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    Acoustic Experts Capture World's Sonic Gems

    A sound engineer sets up to record singing sand dunes in the Mohave Desert, California. (Trevor Cox)
    A sound engineer sets up to record singing sand dunes in the Mohave Desert, California. (Trevor Cox)
    Rosanne Skirble
    Our planet is speaking to us, if we would just stop and listen, says Trevor Cox, an acoustic engineer at the University of Salford in England and author of The Sound Book: The Science of the Sonic Wonders of the World.

    A companion website offers sonic gems that resonate far beyond the pages of the book.

    Cox records an organ made from cave formations in Luray Caverns in Virginia that plays Chopin, a listening wall in Grand Central Station in New York, and the honk of a bittern, one of the shyist creatures in the freshwater wetlands, but certainly among the loudest. 

    “I imagined that it would be fairly easy to find lots of interesting places to listen to, but actually, we’re a quite visually dominated society," Cox said. "So it’s easy to find descriptions of beautiful views, but much harder to find descriptions of beautiful sounds.”
     
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    With help from sound artists, acoustic engineers and social media, Cox pieced together an itinerary to listen and record. One fork in the road led him to an abandoned tunneled network of World War II oil storage tanks buried in a Scottish hillside.

    “And it is the most incredible space, because if I were to go in there and just sing a note, the notes would linger there 30 seconds, a minute," he said. "The sound goes on in that space for an incredibly long time.”  

    The music bounces off the walls; the location became the test site for the world's longest echo, a gunshot that reverberated for two minutes.
     
    • The stalacpipe organ in Luray Caverns in Virginia pounds stalactites with electronically-controlled rubber mallets to produce its music. (Trevor Cox)
    • The World War II abandoned oil storage tanks in Inchindown, Scotland was the test site for the world’s longest echo. (RCAHMS)
    • A spot under archways at Grand Central Station in New York reflects the sound from the walls to the opposite side of the underpass and is called the Whispering Gallery.
    • The Mayan Pyramid at Chichen Itza, Mexico creates a chirp like the sacred quetzal bird if you clap your hands while descending the stairs.
    • Bitterns are shy, but have the loudest voice in the wetland. (Creative Commons)
    • A sound engineer sets up to record the singing sand dunes in the Mohave Desert, California. (Trevor Cox)
    • The grooves in this highway in Lancaster, California play an out-of-tune William Tell Overture. (Trevor Cox)
    • A sign welcomes tourists to the musical highway in Lancaster, California. (Trevor Cox )

    Cox also takes us to pyramids in Guatemala that were  built as tombs and shrines to please the gods. He finds a sonic gem hidden in its design that mimics a bird when you clap your hands as you descend the steps.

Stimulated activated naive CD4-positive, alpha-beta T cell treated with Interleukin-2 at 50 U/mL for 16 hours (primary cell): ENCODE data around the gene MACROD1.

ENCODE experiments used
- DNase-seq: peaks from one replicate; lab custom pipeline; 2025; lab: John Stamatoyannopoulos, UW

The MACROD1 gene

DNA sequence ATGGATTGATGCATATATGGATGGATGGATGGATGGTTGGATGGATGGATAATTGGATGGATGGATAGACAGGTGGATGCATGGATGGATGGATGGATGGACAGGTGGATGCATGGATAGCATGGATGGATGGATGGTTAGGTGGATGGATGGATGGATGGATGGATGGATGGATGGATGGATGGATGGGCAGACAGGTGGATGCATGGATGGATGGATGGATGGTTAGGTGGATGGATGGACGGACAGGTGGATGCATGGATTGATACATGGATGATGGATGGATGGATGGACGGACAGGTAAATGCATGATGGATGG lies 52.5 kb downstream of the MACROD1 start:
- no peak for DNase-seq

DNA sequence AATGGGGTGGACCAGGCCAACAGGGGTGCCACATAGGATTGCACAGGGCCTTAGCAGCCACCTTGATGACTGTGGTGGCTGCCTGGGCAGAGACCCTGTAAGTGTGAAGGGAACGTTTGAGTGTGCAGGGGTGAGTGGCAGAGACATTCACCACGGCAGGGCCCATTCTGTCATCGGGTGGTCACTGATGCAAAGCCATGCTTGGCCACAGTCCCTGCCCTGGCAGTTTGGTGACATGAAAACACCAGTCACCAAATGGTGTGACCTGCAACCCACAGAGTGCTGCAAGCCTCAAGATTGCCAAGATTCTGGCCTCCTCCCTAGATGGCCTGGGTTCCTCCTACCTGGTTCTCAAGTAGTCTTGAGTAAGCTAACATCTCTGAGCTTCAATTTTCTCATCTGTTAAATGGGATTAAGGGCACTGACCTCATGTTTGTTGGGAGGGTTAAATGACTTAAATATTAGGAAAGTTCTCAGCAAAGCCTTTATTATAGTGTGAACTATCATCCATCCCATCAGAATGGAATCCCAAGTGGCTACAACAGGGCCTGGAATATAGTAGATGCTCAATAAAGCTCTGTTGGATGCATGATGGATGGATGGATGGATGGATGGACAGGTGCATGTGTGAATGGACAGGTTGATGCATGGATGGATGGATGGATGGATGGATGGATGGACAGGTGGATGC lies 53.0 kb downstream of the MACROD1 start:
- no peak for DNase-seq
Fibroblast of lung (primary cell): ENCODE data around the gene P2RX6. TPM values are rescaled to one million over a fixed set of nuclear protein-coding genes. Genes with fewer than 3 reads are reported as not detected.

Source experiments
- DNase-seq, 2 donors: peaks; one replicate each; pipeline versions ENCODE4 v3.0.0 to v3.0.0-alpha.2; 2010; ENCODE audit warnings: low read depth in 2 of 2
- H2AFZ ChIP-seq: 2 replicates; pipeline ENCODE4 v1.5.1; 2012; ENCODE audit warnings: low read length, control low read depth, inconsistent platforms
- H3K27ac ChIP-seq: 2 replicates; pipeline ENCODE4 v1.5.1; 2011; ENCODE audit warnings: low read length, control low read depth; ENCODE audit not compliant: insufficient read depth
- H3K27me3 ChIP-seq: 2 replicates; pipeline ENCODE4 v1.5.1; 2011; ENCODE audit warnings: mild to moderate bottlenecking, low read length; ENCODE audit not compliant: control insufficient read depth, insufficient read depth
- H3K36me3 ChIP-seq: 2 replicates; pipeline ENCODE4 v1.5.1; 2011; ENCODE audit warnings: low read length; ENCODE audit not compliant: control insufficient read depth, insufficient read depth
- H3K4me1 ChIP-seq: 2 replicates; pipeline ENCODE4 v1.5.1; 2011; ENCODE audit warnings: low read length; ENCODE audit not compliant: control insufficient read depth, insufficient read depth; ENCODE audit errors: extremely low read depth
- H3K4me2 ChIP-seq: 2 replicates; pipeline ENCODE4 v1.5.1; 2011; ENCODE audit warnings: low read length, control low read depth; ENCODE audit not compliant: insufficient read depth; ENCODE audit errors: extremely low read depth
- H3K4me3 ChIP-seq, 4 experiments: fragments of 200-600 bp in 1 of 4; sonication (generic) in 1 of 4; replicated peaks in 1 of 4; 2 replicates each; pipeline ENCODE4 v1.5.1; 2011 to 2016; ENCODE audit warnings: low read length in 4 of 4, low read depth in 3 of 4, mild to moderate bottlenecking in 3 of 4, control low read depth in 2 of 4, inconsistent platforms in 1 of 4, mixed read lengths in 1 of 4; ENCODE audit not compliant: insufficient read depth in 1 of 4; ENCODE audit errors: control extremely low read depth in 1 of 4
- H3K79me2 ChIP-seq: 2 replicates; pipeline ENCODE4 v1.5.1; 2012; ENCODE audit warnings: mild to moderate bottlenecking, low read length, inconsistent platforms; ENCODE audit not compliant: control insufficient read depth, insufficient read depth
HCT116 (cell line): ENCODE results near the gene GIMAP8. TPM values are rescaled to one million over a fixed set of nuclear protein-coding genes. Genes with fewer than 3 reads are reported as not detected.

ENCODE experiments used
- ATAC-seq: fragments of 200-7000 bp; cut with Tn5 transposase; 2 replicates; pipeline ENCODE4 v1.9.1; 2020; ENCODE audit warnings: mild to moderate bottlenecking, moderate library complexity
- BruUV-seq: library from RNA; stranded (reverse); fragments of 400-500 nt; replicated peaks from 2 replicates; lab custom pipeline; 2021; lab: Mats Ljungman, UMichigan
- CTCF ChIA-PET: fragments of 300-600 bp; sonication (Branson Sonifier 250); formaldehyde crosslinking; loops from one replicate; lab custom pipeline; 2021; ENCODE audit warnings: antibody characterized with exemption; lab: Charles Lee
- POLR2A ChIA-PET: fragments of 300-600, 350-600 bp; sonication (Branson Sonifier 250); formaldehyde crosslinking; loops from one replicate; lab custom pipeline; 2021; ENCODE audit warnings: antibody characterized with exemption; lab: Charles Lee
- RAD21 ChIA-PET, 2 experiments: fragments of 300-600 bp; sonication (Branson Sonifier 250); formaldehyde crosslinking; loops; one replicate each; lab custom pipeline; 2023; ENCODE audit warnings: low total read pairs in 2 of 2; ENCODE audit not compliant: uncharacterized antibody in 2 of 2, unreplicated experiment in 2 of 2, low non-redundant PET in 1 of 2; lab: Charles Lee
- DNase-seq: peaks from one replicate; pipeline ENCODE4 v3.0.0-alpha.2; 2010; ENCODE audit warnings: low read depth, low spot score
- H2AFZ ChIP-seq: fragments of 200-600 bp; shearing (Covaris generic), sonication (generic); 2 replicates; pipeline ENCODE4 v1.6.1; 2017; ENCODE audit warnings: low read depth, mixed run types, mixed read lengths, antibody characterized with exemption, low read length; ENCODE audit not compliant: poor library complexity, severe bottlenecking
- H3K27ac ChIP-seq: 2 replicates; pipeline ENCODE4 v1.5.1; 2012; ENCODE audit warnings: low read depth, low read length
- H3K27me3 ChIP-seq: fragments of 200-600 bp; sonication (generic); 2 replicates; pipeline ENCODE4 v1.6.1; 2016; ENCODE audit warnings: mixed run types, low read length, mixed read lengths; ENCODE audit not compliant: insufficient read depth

“Well, it sort of goes choo, choo, choo, a chirping sound," he said.

    But how? Cox chalks it up to geometry.

    "If you work out how long it takes sound to go from your hands to each tread of the stair and back again, you find that actually this frequency drops as the sound comes back to you, so the echo kind of droops down in frequency.”

    Cox found a natural sonic wonder in California’s Mohave Desert. Singing sand dunes are rare but, he says, the ancient Chinese, Charles Darwin and Marco Polo all wrote about them. The hum is caused by an avalanche of sand grains pushed by the wind.

    “Unfortunately the wind wasn’t moving the sound when I was there. So, I had to create my own avalanche," he said. "So you sit down on your backside and scoot down the hill and create an avalanche and you get this amazing droning sound, which not only can you hear it, but it kind of vibrates your whole body as well.”

    And, not far away, also in California, Cox drove over a stretch of road that plays a well-known tune, very out of tune. He explains that a car company designed the road with grooves deliberately placed in the pavement, so they play a melody as tires roll over them.

    “And if the grooves are spaced far apart, you get the low notes. And if the grooves are spaced close together, you get high notes," he said. "And by having different patches of grooves spaced at different distances, you can get different notes out. And that just worked out, how to get the patches in a line, to give you the William Tell Overture.”
     
    Cox says you don’t really have to go anywhere exotic to hear remarkable sounds. He suggests we unplug from our music players to hear the wonders around us.  

    “It can be as simple as that, just sort of being in silence a bit and listening around for some of your day is enough to suddenly notice that there’s all these sounds that you normally just ignore, and some of them are great.”

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